In the first quarter of last year CBR surveyed just over 300 senior IT decision-makers at organisations of all sizes and verticals, in association with DataFlux, to better understand the challenges they are facing with regards to data quality and governance. Here, Steve Evans analyses the results of that survey, and finds there is still room for improvement in companies’ appreciation of the importance of good data practices
Data. It's the most important asset your business owns, and it's growing, fast. Analysts put growth figures for the amount of data being created and stored at anywhere between 60-80% per year. That means that for most companies, the amount of electronic data being stored doubles every 18 months, while analysts say this means a 40-fold increase over the next ten years.
Analyst house Gartner reckons this data explosion will fundamentally change the way IT departments operate. "We are increasingly living, playing and working in a digital world where people will have no alternatives but to become 'more digital' with the assets they have available," says Stephen Prentice, vice president and Gartner Fellow. "In 2012, the internet will be 75 times larger than it was in 2002, and if Facebook was a country, it would be the third largest in the world (after China and India). Device and data proliferation is also a reality that cannot be escaped."
So you've got data, but how well are you using it? How well are you managing it? How well are you making sense of the data you've amassed? To find out how organisations are coping with this unprecedented increase in data, and the data quality challenges that presents, CBR spoke to 302 senior IT decision makers.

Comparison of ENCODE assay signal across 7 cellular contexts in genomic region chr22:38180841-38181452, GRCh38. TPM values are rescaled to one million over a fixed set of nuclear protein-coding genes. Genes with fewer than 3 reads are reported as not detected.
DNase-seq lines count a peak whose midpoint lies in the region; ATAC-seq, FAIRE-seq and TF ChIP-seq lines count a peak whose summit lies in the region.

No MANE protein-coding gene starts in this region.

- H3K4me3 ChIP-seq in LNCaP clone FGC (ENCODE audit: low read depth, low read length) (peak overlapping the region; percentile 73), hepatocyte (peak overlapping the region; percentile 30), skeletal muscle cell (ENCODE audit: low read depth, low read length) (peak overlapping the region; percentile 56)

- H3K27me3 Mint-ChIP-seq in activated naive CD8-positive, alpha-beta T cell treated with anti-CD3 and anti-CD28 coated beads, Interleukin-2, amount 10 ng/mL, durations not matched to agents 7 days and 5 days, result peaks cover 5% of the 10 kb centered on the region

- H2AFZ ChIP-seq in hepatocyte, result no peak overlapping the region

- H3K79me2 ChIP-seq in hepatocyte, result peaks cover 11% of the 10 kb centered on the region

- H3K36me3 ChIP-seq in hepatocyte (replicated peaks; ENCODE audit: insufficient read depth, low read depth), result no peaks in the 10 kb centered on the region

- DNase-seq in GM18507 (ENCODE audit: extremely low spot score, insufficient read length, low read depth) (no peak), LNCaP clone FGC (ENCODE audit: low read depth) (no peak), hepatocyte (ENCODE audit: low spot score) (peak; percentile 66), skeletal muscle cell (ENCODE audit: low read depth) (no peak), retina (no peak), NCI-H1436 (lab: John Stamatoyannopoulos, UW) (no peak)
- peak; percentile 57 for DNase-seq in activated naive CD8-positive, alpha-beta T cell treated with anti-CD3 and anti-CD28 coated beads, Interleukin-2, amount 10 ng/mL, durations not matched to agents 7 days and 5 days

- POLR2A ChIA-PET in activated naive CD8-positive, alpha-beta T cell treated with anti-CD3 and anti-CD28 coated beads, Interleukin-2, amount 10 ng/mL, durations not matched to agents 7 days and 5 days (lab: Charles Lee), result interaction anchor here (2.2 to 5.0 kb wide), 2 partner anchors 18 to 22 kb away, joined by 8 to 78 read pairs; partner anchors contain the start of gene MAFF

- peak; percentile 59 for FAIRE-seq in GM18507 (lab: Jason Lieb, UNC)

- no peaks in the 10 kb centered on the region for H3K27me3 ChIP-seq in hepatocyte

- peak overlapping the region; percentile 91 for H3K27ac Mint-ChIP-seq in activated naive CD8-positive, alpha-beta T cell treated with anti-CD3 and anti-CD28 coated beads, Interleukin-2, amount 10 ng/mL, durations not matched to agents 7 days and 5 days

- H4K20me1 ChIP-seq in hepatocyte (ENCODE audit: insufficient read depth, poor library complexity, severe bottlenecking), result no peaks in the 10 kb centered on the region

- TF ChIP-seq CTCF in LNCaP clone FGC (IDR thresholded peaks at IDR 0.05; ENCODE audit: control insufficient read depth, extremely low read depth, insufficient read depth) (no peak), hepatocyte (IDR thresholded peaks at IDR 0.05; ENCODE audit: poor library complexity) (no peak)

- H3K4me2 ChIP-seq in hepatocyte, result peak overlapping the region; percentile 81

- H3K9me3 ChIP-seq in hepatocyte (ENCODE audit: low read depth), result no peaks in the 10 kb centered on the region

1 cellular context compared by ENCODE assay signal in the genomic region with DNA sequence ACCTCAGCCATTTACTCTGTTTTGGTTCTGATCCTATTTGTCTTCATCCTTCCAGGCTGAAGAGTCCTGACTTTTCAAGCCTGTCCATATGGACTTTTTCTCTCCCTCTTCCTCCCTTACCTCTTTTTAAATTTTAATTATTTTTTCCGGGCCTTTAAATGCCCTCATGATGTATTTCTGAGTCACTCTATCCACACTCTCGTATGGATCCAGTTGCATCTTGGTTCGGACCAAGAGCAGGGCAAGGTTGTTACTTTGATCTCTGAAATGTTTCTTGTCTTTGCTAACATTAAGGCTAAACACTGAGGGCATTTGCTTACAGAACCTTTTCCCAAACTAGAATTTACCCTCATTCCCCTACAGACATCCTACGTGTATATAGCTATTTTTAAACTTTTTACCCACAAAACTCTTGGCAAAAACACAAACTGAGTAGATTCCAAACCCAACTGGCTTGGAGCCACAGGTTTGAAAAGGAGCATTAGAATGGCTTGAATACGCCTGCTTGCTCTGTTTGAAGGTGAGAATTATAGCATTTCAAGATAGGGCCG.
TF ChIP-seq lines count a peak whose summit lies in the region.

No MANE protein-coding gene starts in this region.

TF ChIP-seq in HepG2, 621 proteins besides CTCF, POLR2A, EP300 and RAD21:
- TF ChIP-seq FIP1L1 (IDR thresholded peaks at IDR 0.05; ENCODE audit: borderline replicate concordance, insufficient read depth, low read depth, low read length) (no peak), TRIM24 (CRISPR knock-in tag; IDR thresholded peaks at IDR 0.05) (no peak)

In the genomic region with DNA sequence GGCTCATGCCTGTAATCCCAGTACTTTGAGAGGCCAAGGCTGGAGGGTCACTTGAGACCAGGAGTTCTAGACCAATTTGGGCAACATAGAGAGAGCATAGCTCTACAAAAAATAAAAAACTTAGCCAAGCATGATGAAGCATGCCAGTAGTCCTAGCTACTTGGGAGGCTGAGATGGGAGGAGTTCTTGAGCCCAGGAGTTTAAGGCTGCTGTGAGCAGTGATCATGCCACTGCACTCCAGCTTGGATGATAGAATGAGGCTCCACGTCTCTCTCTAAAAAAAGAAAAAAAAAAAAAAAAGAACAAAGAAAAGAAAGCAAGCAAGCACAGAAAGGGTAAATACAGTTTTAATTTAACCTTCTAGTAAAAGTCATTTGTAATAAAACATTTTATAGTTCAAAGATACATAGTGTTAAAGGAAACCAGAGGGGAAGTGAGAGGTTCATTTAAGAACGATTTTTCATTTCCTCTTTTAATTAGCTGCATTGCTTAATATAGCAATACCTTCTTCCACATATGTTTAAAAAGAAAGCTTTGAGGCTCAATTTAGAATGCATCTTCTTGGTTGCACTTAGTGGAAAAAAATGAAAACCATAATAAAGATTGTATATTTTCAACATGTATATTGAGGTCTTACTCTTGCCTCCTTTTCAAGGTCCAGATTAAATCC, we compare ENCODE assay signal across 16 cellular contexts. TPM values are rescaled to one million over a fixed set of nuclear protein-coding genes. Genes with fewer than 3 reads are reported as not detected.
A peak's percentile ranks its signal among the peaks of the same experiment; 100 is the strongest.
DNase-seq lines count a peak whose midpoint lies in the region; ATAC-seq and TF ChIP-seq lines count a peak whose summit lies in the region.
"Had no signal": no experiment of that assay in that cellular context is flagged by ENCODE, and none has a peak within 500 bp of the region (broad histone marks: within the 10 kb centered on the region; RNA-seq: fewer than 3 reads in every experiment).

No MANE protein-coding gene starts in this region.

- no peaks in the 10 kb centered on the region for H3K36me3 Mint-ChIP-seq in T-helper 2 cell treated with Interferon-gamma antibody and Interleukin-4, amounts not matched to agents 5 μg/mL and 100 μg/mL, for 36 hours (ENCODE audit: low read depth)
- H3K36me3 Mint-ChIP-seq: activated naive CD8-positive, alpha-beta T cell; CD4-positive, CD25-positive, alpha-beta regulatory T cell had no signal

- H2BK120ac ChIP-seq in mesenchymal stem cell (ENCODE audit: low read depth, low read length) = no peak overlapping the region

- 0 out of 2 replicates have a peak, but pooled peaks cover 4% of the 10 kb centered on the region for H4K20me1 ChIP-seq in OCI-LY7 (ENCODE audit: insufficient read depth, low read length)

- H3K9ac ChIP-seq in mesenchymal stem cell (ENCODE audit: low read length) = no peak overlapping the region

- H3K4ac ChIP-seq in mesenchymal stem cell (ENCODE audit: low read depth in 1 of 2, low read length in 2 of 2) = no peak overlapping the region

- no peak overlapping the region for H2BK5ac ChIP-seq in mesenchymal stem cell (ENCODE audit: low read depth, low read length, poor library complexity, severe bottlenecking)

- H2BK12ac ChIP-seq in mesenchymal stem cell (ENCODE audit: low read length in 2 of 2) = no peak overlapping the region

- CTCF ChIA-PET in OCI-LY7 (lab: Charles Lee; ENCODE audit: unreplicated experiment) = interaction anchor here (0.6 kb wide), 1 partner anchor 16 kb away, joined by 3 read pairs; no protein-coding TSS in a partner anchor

An initial look at the responses makes positive reading, but ducking beneath the covers we find some worrying results. Just under 80% of those we spoke to said they believe senior management does understand the impact of poor data quality on an enterprise, with about 15% claiming they don't and the rest being none too sure.
However, well over half of organisations do not measure the cost of inconsistent, inaccurate or unreliable data. Why is this important? Well, data can be expensive. Inaccurate data can mean poorly targeted advertising campaigns, while increased regulation and legislation means there is now more pressure on ensuring data is accurate and reliable; companies cannot be reactive when it comes to data-quality issues.